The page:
If you or someone you know needs help, please visit the National Suicide Prevention Lifeline. Head here for a list of crisis centers around the world.

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Differences surround us. They can define us. They can hurt and separate, shape us and inspire us.

In fifth grade, the last thing most people want to be is different.

That’s when I met Caleb, as we were waiting for the bus to take us home. Caleb was obviously ready for the school day to be over; he kept saying, “Bus, bus, bus.” I was unsure what to think at first, but I knew, much like me, Caleb wanted the day to be done. But that seemed to be where our similarities stopped. He was unlike most of the other fifth graders I knew.  

Caleb has Down syndrome.

He spent most of his time in a different classroom than the rest of the other students. He often sat in a different section of the cafeteria. He spoke differently; he acted differently.  

But our differences didn’t scare me. In fact, our differences brought us together.

Around this time, I became involved in the Adaptive P.E. program at school. The program was voluntary and allowed me to work with my peers with special needs. I definitely wanted to be a part of it. Not only did I enjoy the program, but I learned more about Caleb.

photo (18)

Every day at lunch, I would sit with him. I thought this would be tough at first, because I was unsure how to interact because of our differences. But it was actually fun. After lunch, I would walk Caleb to P.E., and we would play together. We would bowl. We would dance. We would laugh.

And I began to look forward to spending time with him.

Others didn’t understand what was on Caleb’s plate, like I did. Others judged him. They looked at him with strange faces. They excluded him from activities.

One day, at recess, this all changed.

Caleb and I ventured outside to play soccer together. I assumed the game would only be the two of us. But much to my surprise, all of the other kids joined us. And this time, no one judged Caleb. No one made fun of him. No one left him out. It was Caleb’s soccer game, and I stood in amazement and happiness when I noticed the other kids give Caleb the ball and let him score. 

Caleb has taught me that it’s OK to be different. He’s reminded me to treat others the way I want to be treated. I know, without a doubt, he is out in the world somewhere, teaching others this same lesson.

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IMG_6746 I’ve been to many parent/teacher conferences. I have three typically-developing children — well-behaved, high achievers. In these later years of their schooling, I’ve received a lot of forms with “No conference necessary at this time” checked off. In the early years I went in to confer with teachers, who, to my surprise, never wanted to talk about the sheer wonderfulness of my darlings. There was always a problem. Most of the time the problem was talking in class.

“I’ve tried him in every seat in the room,” my oldest’s first grade teacher complained in her beautiful Irish brogue. “Finally I put him in the back and he talked to himself!”

It was the same with my two daughters. All I could do was say how sorry I was that they were disrupting the class, promise to talk to them, and do so. Then I waited for maturity and the passage of time to do the real work. I myself was often written up as the chatterbox, my name chalked on Mrs. Turtur’s blackboard circa 1976.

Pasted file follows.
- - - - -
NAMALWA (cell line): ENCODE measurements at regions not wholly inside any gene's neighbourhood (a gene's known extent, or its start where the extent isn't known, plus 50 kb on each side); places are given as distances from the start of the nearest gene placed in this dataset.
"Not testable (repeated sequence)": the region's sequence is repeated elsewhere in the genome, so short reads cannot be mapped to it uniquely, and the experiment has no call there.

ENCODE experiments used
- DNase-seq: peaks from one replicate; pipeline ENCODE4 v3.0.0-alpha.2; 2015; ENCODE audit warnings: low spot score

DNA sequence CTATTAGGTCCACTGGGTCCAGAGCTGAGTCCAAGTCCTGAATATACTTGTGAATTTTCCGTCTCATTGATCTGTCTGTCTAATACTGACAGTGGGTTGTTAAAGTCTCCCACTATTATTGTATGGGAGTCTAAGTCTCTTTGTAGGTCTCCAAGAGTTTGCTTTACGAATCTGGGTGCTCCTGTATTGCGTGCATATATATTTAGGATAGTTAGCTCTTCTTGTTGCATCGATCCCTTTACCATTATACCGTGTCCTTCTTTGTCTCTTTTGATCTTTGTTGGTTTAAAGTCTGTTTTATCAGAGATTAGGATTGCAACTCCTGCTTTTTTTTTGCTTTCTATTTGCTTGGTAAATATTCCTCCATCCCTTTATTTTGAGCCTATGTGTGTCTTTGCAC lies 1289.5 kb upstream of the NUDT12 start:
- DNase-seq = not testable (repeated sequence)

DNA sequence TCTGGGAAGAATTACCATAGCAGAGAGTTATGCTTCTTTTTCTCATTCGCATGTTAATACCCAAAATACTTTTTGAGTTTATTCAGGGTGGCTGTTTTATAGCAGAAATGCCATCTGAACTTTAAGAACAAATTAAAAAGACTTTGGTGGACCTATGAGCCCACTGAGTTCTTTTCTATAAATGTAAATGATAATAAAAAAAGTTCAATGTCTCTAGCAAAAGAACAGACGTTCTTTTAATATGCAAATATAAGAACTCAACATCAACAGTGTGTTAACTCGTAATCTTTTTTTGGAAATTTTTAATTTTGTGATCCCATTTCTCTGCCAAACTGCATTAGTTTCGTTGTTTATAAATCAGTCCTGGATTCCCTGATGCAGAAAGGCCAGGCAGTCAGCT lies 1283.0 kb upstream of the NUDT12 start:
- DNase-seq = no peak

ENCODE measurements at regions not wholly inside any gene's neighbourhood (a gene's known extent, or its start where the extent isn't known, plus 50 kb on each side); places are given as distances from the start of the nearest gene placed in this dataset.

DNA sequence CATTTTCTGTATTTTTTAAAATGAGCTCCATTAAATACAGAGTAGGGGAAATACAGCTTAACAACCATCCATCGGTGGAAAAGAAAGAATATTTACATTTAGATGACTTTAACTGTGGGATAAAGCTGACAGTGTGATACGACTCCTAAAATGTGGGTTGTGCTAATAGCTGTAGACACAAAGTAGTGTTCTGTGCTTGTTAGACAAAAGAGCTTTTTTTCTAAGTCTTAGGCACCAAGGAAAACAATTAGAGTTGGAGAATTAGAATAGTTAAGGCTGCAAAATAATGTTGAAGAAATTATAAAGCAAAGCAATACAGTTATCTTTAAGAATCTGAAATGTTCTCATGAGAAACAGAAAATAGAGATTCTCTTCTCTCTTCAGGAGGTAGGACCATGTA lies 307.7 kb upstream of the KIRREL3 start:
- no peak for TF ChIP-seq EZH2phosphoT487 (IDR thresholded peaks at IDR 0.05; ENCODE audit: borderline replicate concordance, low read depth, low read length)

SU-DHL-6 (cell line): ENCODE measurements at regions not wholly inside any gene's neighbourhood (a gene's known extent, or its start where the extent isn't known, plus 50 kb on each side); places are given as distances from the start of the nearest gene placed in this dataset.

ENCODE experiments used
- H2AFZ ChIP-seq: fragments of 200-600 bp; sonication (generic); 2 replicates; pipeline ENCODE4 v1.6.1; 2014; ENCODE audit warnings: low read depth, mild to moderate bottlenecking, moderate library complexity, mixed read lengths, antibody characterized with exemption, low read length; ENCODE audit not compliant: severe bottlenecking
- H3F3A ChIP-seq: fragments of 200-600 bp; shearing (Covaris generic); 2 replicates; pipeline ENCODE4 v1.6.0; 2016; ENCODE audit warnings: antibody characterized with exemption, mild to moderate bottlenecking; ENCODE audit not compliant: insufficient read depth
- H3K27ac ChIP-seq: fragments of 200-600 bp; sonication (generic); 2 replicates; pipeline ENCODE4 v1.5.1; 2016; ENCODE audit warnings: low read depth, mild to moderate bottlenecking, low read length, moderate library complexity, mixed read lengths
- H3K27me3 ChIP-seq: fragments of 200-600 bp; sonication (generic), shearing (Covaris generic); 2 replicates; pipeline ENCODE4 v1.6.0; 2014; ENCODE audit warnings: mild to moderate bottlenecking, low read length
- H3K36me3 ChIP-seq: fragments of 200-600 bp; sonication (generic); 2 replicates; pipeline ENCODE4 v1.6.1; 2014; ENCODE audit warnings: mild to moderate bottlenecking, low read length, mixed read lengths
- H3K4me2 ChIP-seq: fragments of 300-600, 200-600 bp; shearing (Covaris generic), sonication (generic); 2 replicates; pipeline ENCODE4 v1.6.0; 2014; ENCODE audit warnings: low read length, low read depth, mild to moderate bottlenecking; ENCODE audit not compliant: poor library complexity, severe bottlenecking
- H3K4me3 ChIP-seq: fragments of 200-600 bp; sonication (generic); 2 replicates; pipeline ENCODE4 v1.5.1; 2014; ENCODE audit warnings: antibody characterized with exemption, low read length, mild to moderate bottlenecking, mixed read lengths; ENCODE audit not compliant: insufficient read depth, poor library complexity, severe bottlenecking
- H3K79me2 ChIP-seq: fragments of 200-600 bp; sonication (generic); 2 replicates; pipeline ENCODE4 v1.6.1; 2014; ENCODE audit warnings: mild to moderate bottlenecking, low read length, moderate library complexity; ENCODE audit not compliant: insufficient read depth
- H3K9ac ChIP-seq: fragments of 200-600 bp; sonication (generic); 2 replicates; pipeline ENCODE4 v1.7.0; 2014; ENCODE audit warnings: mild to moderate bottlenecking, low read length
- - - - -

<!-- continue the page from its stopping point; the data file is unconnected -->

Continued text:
Now I have a son in kindergarten who doesn’t talk — or walk or see. When I go in for a conference (and it’s always necessary) I already know we won’t be discussing his sheer wonderfulness. The life and education of a special needs child is a continual problem-solving process, and I’ve become a de facto member of the Child Study Team.

Last year I went in to meet with T’s TVI (Teacher of the Visually Impaired). They’d been working on nesting and stacking cups. T uses an adaptive activity chair with a tray in these sessions, and Miss R. told me when he grows frustrated with the activity, T pushes the cups off of his tray with a sweeping arm motion.

“But Mrs. V. [my son’s aide] has gotten very good at catching the cups in mid-air and putting them right back,” Miss R. assured me. “So… lately he’s started throwing them backwards over his shoulder, instead.”

We looked at each other for a moment, and then I burst out laughing. Miss R. did too.

“I know… it’s wonderful, isn’t it?” she said. “So typical for his age, so creative…”

“So naughty,” I filled in.

It’s so hard for T to make himself known as a person in the world. At home we know him well, but it’s hard sometimes for us to understand what he wants and needs. He has only a few signs and sounds he uses to communicate. He relies on others to move him around and bring him things. We make so many decisions for T, and many of them are guesses.

I never expected that my heart would swell with joy when I heard my little boy was doing something naughty. I went around bragging about it for days. He’d given me the gift not just of rebelling against something, but finding a new and better way to rebel when thwarted. Sometimes, when I worry, I take that memory out and picture Miss R.’s impression of T tossing a cup over his shoulder with determination and aplomb.

Naughty — but also very nice.

The Mighty is celebrating the moments we gave or received a gift that touched our lives in a special way. If you’d like to participate, please send a blog post describing this moment for you. Include a photo and 1-2 sentence bio to [email protected].